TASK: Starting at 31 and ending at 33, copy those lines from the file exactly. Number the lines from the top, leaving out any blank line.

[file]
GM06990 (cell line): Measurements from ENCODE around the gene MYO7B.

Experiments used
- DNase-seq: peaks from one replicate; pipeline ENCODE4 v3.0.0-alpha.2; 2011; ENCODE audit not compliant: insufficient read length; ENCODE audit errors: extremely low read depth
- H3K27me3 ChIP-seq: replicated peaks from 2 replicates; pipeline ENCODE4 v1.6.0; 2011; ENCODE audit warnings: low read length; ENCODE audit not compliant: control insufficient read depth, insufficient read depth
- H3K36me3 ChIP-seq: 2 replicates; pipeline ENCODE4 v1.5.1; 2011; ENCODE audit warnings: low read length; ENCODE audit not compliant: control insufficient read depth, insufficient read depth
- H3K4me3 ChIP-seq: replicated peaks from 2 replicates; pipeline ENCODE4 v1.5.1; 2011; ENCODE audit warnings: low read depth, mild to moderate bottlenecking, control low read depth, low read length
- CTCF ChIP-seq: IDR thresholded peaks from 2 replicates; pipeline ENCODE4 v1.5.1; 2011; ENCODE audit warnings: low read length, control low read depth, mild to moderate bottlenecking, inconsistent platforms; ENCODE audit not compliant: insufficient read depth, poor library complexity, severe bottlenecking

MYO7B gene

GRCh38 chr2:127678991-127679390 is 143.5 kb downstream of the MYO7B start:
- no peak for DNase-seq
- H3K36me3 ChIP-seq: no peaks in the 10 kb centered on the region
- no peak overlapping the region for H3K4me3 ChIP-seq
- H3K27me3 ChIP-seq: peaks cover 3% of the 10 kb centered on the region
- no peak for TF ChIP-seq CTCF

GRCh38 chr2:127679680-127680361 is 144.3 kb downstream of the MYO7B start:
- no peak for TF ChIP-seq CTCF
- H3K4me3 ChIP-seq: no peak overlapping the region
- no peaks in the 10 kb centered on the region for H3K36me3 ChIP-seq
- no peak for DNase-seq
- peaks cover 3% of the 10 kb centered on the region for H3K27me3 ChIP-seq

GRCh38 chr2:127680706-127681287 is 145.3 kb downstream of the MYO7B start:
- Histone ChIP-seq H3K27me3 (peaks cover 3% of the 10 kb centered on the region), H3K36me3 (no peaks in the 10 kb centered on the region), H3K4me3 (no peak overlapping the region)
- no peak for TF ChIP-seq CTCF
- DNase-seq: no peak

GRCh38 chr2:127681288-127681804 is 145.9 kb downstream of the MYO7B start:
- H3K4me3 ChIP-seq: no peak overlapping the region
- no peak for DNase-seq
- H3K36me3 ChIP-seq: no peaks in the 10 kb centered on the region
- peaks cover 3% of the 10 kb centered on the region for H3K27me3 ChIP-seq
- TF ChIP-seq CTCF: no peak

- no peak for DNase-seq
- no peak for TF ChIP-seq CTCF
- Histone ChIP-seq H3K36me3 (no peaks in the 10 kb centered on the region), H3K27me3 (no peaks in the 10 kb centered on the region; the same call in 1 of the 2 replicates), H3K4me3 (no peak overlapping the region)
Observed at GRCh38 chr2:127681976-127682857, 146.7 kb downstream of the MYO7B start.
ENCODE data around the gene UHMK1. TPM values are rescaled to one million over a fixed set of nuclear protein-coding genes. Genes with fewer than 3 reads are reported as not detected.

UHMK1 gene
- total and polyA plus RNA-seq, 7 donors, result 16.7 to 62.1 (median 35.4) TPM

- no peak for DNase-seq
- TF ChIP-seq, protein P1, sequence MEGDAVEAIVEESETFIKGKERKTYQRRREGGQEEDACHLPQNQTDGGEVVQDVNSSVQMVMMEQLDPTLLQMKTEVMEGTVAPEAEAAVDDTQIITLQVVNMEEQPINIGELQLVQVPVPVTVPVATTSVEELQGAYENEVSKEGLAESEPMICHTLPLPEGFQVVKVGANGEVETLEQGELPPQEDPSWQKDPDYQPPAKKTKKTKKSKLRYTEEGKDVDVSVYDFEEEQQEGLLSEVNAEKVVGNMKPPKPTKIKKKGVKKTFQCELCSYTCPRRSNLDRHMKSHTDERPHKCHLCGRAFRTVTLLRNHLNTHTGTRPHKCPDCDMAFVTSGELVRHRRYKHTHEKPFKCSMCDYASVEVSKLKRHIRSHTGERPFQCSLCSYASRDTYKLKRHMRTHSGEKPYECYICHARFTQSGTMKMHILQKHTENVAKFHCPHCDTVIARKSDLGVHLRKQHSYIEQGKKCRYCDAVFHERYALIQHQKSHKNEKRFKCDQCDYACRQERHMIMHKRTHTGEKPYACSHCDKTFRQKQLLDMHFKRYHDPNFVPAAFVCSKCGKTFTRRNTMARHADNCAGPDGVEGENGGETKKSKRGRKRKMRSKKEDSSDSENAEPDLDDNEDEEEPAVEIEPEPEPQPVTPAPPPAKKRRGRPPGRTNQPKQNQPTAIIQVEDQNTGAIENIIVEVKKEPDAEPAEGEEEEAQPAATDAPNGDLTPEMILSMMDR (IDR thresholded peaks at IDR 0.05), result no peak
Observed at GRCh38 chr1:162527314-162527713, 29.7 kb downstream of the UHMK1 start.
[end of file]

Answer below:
- no peak for DNase-seq
- no peak for TF ChIP-seq CTCF
- Histone ChIP-seq H3K36me3 (no peaks in the 10 kb centered on the region), H3K27me3 (no peaks in the 10 kb centered on the region; the same call in 1 of the 2 replicates), H3K4me3 (no peak overlapping the region)